Justice came way too late in the case of Nosakhare Ohenhen.
The Toronto Star reports on a wild story involving drugs, racial profiling, wrongful conviction, and suspicions of police planting evidence.
In 2010, Nosakhare Ohenhen was convicted of several drug and firearm offences, as well as for resisting arrest and assaulting a police officer. He was sentenced to nine years in prison and, with credit for time he’d already spent behind bars since his 2008 arrest, he was released in 2013.
The Ontario Court of Appeal ordered a new trial in 2015, and that wrapped up in September. The verdict: not guilty.
The judge found Ohenhen’s rights to not be arbitrarily detained and unreasonably searched were “totally and shockingly ignored by the police.”
Ohenhen alleged that police had planted evidence on him. The judge at the retrial said this was “distinctly possible and arguably probable on the evidence.”
As the Star reports:
“About a half hour prior to Ohenhen’s arrest, Const. Scott Tait and Const. Craig Westell had stopped a young man nearby and confiscated crack cocaine and marijuana from him. Westell testified that he put the drugs in his left breast pocket…
At the police division, Ohenhen was subjected to a strip search. Afterward, the officers brought Ohenhen before the sergeant and said they had found cocaine and marijuana. On the booking video, Westell can be seen pulling a baggy from his breast pocket, which he said were the drugs found on Ohenhen.”
According to the Star, the professional standards unit of the Toronto Police Service is now investigating the matter.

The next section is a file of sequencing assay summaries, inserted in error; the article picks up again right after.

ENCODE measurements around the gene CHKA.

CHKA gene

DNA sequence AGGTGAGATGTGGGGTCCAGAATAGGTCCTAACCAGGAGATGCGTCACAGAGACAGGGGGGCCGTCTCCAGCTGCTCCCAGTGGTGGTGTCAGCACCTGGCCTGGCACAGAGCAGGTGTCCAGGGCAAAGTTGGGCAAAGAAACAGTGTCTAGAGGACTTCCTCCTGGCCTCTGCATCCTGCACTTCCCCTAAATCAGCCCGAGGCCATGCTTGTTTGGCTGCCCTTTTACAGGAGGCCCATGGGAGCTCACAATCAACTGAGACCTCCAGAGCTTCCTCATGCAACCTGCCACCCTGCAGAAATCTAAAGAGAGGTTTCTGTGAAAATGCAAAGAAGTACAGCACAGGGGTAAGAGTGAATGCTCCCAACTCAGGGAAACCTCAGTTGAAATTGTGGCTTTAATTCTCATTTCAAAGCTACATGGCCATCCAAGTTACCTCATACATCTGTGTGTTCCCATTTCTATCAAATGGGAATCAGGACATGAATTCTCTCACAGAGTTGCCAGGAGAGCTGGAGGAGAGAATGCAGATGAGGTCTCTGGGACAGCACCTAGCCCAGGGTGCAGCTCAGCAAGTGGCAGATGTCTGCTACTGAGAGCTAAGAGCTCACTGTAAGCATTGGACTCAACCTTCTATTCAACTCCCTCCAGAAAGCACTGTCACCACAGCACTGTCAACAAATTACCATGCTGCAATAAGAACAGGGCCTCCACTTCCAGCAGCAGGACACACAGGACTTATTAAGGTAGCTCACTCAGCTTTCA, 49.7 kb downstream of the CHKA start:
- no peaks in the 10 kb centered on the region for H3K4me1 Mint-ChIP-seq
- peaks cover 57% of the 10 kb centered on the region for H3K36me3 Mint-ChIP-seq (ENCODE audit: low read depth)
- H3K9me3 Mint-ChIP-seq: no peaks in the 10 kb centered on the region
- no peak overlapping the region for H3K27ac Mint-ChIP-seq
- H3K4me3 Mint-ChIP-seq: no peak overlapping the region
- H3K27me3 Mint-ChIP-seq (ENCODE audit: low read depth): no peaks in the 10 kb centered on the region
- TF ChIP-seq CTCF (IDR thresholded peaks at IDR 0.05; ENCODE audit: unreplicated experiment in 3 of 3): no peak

Ohenhen was arrested in Parkdale in 2008. Two officers told different stories about why he was pulled over in his vehicle. One said it was because he wasn’t wearing a seatbelt, while the other said it was due to loud music.
Ohenhen’s story was that he’d parked his car and was walking to a friend’s house when police approached and asked for ID.
“The officers’ evidence about carding practices in Toronto and the plain and legitimate concerns about racial stereotyping raises the concern that Mr. Ohenhen was pulled over at least in part because he was a black man driving an expensive car,” the judge wrote.
Ohenhen finally got justice, but it came much too late. Nearly six years of his life are wasted. There’s no way he can ever be properly compensated for that loss.
While the story seems pulled straight from a crime thriller, miscarriage of justice-type cases like this one do happen.
Since 1993, Innocence Canada (formerly the Association in Defence of the Wrongly Convicted) has exonerated 20 people who served a total of 190 years in jail for crimes they didn’t commit.